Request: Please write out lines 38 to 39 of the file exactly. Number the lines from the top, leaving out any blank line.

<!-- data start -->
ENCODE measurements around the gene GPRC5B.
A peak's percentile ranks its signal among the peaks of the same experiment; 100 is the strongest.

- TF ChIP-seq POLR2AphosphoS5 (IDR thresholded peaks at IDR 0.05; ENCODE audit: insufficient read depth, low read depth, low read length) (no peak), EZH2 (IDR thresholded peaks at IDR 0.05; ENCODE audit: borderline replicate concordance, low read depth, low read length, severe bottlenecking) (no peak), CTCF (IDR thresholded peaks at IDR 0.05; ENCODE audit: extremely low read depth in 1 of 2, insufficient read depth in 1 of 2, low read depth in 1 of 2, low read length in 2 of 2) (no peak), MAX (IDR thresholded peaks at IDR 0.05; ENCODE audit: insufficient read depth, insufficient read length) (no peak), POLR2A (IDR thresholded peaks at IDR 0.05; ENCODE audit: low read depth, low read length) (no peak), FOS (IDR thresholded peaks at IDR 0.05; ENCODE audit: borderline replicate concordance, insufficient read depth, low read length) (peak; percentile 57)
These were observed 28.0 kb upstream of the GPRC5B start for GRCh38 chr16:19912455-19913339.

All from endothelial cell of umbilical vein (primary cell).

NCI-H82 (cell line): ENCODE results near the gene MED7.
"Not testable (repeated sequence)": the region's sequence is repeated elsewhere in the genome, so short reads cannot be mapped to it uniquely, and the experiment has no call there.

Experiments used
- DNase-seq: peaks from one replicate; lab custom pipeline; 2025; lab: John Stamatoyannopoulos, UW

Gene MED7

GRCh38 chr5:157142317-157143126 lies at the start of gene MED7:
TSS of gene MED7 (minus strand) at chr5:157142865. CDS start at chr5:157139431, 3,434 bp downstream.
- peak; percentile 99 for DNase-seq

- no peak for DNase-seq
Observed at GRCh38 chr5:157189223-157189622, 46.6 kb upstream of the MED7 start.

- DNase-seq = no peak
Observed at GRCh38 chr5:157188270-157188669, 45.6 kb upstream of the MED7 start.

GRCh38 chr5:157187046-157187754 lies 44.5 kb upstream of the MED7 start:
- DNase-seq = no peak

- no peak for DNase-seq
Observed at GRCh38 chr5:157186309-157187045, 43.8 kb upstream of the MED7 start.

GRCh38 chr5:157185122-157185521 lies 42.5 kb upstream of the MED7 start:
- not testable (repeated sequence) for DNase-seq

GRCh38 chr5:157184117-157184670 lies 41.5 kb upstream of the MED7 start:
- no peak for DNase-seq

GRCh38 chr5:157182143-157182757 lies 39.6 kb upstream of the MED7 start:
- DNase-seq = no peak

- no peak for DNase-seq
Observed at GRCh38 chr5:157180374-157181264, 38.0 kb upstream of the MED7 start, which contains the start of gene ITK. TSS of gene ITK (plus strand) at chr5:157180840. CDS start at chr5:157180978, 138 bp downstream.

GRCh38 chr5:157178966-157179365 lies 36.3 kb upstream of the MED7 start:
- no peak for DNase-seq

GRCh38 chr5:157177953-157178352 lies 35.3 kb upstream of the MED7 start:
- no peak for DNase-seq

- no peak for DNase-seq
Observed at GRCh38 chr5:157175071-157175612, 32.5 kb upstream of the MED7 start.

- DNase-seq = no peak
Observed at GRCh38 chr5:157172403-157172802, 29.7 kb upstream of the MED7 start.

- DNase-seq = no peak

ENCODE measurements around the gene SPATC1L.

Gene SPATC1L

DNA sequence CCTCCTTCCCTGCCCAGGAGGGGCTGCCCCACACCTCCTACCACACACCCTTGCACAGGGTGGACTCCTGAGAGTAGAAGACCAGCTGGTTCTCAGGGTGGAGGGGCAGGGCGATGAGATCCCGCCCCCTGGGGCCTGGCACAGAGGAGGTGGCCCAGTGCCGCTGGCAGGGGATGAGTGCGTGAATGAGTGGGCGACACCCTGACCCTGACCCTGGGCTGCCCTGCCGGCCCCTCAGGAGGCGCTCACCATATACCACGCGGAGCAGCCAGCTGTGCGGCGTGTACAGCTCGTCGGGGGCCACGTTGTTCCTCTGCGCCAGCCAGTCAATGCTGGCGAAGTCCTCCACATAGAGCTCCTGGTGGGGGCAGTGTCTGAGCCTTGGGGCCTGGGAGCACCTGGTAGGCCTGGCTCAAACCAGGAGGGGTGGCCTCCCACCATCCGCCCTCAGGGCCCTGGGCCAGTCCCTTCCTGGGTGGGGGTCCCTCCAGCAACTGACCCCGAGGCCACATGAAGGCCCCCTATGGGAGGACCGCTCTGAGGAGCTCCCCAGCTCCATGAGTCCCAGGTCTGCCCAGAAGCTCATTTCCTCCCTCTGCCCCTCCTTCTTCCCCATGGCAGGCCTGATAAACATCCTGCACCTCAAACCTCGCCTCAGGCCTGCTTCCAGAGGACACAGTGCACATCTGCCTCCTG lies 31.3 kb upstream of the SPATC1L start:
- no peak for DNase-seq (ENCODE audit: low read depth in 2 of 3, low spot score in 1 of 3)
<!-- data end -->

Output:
- DNase-seq = no peak

ENCODE measurements around the gene SPATC1L.